Fri, Sep 17, 2010 - Page 14 News List

RESTAURANTS : h-Tsai’s Restaurant 阿才的店

By Catherine Shu  /  STAFF REPORTER


Decorated with enough vintage posters and knick-knacks to stock a flea market, Ah-Tsai’s Restaurant (阿才的店) gets precariously close to theme restaurant territory. But a fiery, garlic-heavy menu of classic Taiwanese dishes proves the restaurant’s culinary chops.

Ah-Tsai’s is housed behind a picturesquely dilapidated-looking storefront on Jinshan South Road (金山南路), with overgrown planters and a vintage scooter parked out in front for good measure. The interior is carefully decorated to look untouched since the 1960s (a thick layer of dust on a row of Tatung electric fans and Bakelite telephones helps the overall effect). Scruffy white walls are festooned with colorful movie posters, yellowing calendars and black-and-white photographs of dreamy looking women in qipaos. Waiters grab dishware from cupboards topped with old tin toys and coin banks.

Every vintage item is probably twice as old as Ah-tsai’s clientele, which on weekdays appears to consist mostly of young professionals celebrating the end of a workday by knocking down bottles of Taiwan Beer. Ah-tsai’s strong flavors certainly seemed designed to induce thirstiness for a cold brew.

Take, for example, the stir-fried betel nut flowers (檳榔花, NT$100 or NT$200 depending on portion size), a white plant that resembles and tastes like a slightly sweeter version of bamboo. Ah-Tsai’s version tosses in a heap of cilantro, chili peppers and diced scallions, as well as a luxurious dose of garlic. After my taste buds got over the initial shock, I enjoyed the dish, even though all the spicy flavors threatened to compete with the mild taste of the crunchy betel nut flowers.

Also searingly hot was the kongpao shrimp (宮保蝦仁, NT$190 or NT$280), which was stir-fried with lots of chili peppers. Unlike kongpao chicken, this dish did not feature roasted peanuts, which were replaced with chunky slices of juicy zucchini. The vegetable was a welcome contrast to the shrimp, which had absorbed plenty of chili oil.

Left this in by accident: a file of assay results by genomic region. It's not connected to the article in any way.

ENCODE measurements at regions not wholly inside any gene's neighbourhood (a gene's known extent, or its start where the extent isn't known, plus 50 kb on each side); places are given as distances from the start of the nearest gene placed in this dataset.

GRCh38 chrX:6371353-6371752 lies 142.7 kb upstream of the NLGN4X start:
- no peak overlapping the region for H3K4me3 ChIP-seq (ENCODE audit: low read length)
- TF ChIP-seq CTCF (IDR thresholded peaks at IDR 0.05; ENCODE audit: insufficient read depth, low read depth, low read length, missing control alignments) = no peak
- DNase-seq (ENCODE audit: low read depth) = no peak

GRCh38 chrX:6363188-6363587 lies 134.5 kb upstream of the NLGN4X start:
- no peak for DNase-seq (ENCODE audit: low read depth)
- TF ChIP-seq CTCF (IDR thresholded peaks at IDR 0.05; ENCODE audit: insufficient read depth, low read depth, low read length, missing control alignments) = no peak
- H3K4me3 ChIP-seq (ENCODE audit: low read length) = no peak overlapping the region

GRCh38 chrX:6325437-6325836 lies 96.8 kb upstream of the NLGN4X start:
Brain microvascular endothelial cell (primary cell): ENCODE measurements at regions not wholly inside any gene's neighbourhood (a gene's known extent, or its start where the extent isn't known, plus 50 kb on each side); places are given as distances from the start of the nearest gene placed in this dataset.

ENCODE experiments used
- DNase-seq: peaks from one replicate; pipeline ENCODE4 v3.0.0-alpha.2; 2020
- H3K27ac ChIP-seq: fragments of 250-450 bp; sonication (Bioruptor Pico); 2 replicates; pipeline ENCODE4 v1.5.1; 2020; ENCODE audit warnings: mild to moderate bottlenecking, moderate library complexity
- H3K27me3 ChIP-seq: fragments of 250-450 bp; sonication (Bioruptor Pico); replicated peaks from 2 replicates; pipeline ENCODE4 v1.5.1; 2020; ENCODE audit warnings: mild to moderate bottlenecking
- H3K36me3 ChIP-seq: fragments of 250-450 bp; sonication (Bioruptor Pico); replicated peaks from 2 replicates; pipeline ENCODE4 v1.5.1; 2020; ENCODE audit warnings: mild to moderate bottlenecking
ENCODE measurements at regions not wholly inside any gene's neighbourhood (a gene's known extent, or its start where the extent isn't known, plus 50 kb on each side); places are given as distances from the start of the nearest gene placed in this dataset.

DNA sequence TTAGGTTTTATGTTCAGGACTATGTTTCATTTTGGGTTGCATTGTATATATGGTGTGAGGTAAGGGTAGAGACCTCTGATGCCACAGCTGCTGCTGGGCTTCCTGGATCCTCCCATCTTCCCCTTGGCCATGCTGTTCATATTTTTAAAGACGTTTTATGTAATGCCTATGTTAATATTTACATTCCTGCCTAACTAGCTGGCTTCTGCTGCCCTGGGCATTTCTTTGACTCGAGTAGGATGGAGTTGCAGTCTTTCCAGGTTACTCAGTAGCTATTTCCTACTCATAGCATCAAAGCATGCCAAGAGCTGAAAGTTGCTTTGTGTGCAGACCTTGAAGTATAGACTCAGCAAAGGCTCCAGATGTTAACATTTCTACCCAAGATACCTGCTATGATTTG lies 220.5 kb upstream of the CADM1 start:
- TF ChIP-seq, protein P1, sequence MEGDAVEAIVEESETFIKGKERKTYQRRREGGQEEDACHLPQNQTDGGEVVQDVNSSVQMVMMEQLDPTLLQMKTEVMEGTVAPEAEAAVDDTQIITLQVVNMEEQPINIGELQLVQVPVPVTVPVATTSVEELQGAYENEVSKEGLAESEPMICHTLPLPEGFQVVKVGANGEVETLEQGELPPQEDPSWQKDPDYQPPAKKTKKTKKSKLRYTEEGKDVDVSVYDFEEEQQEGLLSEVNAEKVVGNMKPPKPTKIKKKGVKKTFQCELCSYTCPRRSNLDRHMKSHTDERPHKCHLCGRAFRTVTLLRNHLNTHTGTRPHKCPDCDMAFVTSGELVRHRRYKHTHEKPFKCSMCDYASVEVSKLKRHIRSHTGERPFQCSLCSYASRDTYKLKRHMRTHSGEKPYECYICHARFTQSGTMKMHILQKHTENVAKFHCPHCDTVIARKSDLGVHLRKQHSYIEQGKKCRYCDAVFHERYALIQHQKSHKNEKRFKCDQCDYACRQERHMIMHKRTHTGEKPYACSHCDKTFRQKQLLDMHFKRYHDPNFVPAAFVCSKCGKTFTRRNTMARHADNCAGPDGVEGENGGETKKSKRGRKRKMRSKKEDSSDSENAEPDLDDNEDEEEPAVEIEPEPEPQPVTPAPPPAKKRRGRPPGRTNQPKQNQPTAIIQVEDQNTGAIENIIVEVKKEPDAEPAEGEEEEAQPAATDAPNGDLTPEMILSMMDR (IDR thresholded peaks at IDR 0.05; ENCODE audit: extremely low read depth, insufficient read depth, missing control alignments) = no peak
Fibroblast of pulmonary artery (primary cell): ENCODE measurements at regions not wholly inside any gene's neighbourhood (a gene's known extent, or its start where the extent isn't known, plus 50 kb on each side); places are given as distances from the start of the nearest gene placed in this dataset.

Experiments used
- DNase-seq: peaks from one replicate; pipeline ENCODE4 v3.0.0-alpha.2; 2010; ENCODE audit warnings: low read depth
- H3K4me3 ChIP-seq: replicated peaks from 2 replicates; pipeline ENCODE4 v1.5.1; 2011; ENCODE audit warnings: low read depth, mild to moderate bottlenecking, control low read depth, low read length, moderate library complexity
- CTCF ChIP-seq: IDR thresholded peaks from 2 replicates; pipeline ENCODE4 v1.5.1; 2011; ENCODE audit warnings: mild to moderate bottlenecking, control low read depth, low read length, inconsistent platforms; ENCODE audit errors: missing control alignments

RESTAURANTS : h-Tsai’s Restaurant 阿才的店

Address: 17, Ln 41, Renai Rd Sec 2, Taipei City (台北市仁愛路二段41巷17號). The entrance faces Jinshan South Road (金山南路)

Telephone: (02) 2356-9109 X8206

Open: Mondays to Saturdays from 11:30am to 2pm and 5:30pm to 2am

Average meal: Most dishes range from NT$100 to NT$250

Details: Chinese menu, credit cards not accepted

We didn’t get a respite from the spiciness with the Hakka stir-fry (客家小炒, NT$180 or NT$250), or strips of pork, bean curd and squid tossed with scallions, celery and yet more chili peppers. The stir-fry was good, but the meat and bean curd were slightly overcooked and tough.

Surprisingly, the shacha lamb stir-fry (沙茶羊肉, NT$130 to NT$200) tasted tame in comparison to the other dishes, probably because it was only lightly sprinkled with a few tiny bits of chili. The slices of meat were cooked with water spinach, basil and lots of shacha sauce, a thick condiment made of chopped fish and dried shrimp marinated in a mixture of soybean oil, garlic, chilis and shallots. The amount of lamb seemed skimpy but went very well with the basil and crunchy water spinach, whose hollow roots soaked up the shacha sauce.

At NT$380 or NT$480 depending on your order size, sanbeiji, or three cup chicken (三杯雞), is one of the priciest dishes on Ah-Tsai’s menu. It takes about 20 minutes to prepare, which gives the meat time to simmer slowly in a mixture of soy sauce, sesame oil and rice wine. Topped with cloves of garlic that had been cooked until tender, the chunks of chicken were heavy on bone and relatively short on meat, but nonetheless delicious and worth the wait.


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